Open access to research funded by the U. S. Government at any level is not really a matter of debate any longer. What we are witnessing with attempts to head off open access may be a DMCA-like act of desperation. In any case, the behaviour of citizens, whatever they do for a living, has changed as they interact with increasingly democratcized channels of information distribution over time. The trend is obvious and resistance is indeed futile. This much is plain and I believe we all agree on the ubiquity of the conversion of these cultural artifacts to digital form.
What we don't agree on is the right of last year's concessionaire to be this year's gatekeeper. Certainly a graceful segue into a different business model is the proper solution, but at whose expense?
As we see in the courts, it will be many years before we see a political body that is prepared and knowledgeable in issues of advancing science and technology. Perhaps it is naive of me to think people who are afraid of the future and unwilling to adapt should admit it. Delaying tactics appear to be the order of the day.
I don't want to draw inappropriate parallels, but look at the way Al Gore was treated publicly over his advocacy on global climate change. You have a situation where a long-term trend is recognized by people you pay to research stuff you don't have the inclination to learn, then ignore what they have to say - or - "Decide for Yourself" the immortal motto at Fox News. Obviously the journal publishing industry has a long way to go before they throw money to the think tank prostitution industry the way ExxonMobil does but it's worth considering. Are we indulging in self-destructive acts?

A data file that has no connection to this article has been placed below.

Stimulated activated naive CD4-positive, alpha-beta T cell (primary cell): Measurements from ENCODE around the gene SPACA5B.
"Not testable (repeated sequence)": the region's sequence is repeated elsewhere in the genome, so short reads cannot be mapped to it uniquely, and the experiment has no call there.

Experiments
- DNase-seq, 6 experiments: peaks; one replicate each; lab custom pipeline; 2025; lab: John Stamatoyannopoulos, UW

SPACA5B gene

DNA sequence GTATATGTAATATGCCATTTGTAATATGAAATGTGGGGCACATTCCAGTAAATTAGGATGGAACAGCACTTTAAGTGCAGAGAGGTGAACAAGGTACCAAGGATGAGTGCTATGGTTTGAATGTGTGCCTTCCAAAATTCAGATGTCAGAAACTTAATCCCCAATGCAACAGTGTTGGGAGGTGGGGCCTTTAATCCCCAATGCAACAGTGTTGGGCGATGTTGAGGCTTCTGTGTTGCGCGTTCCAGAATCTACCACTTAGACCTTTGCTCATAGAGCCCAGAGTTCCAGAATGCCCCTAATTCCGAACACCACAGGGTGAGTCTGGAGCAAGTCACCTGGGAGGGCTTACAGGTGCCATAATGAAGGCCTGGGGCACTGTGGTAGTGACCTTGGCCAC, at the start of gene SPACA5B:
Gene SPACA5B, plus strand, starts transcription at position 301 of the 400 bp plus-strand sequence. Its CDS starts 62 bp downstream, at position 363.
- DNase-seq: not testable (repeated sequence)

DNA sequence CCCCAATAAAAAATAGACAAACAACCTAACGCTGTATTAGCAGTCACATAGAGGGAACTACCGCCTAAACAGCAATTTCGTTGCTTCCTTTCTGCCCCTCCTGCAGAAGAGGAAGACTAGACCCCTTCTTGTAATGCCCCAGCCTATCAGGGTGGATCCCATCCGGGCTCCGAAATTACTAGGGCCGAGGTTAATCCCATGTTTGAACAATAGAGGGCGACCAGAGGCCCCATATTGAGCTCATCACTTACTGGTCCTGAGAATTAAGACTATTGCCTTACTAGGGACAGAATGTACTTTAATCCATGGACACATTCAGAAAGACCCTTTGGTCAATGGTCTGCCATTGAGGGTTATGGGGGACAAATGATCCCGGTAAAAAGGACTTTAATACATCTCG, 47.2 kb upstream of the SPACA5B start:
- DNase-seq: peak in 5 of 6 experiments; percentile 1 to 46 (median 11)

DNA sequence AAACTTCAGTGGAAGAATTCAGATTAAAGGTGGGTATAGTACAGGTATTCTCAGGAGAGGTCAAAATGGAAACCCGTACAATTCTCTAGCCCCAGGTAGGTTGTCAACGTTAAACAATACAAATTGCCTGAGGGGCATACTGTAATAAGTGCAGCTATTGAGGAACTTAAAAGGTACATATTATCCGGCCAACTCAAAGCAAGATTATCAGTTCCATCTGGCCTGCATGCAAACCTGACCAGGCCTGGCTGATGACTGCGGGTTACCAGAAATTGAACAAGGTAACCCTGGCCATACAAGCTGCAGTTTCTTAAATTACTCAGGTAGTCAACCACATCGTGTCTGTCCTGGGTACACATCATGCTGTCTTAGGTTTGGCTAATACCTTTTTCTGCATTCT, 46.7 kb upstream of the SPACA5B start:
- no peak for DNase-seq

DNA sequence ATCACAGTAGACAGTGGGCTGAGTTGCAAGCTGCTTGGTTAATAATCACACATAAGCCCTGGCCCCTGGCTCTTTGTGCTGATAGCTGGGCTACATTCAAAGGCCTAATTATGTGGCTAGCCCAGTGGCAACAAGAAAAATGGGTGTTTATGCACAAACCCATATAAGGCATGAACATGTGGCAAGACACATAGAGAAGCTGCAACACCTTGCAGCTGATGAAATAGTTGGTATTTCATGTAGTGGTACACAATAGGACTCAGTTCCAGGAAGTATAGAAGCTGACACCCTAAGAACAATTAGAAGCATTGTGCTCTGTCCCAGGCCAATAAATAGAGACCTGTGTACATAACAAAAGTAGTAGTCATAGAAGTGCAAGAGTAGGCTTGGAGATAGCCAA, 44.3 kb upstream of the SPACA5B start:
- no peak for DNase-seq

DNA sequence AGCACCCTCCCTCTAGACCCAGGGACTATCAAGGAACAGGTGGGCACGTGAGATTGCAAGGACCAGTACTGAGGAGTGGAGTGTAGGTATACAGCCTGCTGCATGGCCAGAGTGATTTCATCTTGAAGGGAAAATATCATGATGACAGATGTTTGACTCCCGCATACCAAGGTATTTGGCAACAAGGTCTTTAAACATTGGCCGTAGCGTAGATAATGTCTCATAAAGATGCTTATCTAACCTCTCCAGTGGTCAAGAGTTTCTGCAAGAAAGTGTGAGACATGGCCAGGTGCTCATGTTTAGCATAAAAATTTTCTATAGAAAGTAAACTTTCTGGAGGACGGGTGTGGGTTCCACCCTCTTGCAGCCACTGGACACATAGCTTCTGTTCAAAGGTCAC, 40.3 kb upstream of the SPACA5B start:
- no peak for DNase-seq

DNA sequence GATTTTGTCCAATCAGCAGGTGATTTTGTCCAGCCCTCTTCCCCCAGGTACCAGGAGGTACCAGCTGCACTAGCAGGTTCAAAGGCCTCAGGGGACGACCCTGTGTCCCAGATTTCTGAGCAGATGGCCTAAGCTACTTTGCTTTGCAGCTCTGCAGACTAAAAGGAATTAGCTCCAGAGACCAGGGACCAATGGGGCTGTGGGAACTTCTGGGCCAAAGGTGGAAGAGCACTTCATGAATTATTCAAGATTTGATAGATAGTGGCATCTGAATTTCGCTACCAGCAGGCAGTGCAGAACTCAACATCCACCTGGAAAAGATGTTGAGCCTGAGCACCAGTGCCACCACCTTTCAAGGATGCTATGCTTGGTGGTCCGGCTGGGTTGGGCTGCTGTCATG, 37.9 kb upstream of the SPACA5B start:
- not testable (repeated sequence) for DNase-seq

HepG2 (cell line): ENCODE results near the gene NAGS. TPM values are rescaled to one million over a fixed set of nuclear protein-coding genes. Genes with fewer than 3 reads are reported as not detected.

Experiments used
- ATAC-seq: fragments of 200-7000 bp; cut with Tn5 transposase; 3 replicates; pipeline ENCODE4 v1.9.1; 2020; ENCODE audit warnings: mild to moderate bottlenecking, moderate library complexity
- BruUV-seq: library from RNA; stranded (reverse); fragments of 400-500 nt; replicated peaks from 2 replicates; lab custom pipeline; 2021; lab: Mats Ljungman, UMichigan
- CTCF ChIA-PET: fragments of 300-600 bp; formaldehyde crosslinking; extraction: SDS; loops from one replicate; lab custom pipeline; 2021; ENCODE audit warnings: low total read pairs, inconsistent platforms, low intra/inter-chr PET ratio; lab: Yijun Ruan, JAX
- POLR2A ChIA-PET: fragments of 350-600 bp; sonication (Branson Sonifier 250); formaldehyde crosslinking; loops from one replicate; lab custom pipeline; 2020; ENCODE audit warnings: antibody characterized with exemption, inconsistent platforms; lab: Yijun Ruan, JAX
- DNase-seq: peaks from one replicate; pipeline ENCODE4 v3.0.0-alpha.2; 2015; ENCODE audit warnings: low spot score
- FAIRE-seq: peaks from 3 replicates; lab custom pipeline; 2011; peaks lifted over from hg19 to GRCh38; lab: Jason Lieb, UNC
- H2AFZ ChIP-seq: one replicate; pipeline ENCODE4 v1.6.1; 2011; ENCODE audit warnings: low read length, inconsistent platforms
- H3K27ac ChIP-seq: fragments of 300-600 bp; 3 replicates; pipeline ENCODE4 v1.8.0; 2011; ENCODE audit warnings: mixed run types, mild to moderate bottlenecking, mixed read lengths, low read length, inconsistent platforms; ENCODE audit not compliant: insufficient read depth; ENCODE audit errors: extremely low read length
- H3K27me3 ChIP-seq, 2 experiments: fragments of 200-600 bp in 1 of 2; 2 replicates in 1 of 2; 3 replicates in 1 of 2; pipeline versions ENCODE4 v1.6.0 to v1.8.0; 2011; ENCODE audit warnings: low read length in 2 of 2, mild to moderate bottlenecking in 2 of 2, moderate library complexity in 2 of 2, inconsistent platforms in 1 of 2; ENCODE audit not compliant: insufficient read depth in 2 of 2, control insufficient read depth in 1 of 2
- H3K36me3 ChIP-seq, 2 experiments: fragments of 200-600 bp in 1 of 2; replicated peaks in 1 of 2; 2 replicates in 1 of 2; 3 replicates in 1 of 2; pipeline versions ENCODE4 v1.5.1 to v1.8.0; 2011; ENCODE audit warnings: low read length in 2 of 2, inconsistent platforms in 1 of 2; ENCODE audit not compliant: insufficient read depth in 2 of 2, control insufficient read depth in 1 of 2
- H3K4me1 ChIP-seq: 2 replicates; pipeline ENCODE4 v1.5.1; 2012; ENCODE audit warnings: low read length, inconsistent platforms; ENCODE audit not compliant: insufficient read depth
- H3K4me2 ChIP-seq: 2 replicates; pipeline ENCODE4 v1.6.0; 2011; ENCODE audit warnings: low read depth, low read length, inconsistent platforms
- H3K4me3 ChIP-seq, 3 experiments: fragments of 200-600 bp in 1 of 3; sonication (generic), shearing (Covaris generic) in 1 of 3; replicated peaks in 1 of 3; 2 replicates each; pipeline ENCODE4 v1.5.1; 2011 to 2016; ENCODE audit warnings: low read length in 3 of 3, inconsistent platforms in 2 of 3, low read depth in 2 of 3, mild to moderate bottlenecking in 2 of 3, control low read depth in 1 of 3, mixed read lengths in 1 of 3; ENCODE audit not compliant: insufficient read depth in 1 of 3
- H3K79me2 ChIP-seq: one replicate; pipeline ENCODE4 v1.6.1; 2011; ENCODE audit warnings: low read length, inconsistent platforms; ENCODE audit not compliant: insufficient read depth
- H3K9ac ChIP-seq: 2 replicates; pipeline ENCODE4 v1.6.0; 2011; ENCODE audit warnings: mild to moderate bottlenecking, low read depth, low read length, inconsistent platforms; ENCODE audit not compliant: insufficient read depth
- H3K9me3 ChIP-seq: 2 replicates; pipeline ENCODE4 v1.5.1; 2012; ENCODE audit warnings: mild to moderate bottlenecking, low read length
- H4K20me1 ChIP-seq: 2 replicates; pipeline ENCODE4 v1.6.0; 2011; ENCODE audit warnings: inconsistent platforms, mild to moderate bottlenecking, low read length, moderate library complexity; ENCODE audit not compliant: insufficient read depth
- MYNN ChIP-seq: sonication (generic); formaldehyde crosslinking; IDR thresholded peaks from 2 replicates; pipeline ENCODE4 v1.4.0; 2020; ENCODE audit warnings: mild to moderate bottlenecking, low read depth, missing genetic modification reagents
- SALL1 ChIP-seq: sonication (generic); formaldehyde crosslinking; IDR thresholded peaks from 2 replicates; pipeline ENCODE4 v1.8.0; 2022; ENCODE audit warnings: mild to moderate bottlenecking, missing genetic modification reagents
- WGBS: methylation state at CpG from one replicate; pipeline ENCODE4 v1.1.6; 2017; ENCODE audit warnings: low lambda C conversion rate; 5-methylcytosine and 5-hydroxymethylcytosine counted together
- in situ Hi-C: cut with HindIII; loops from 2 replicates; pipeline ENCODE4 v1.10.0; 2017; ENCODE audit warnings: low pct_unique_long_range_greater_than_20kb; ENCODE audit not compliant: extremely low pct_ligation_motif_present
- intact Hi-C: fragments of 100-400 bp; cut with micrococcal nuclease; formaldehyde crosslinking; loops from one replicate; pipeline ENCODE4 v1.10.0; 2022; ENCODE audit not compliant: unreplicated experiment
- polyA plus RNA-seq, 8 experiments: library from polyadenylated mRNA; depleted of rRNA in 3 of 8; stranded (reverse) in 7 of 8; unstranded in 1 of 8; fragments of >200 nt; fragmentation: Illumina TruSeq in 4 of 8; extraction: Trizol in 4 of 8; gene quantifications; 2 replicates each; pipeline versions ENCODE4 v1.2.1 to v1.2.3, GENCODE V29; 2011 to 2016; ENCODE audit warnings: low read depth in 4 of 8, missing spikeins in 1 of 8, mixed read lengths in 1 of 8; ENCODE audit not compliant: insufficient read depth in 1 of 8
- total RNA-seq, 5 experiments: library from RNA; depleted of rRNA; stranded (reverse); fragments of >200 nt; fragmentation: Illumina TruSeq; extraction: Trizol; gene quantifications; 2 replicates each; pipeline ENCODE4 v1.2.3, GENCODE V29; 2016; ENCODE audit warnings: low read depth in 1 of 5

There is evidence that humans will need every single minute available to them in order to learn to deal with earth's changing systems. Delay in this case (global warming) may end up causing irreparable damage to civilization. Delay in the case of open access holds the potential of hindering the movement of information to places we never foresaw, preventing developments we never imagined.
Some of this perspective comes from attending the open access symposium at the 2005 AAAS meeting in Washington, some from watching what the Department of Energy and others such as Deep Web Technologies, think about the future of collaborative research over the last few years, and some from observing the evolution of knowledge systems online.
I'll admit to being unscientific and indulging in advocacy as well but I have students who need need new systems in place for learning and for advancing knowledge. Not tomorrow, but today.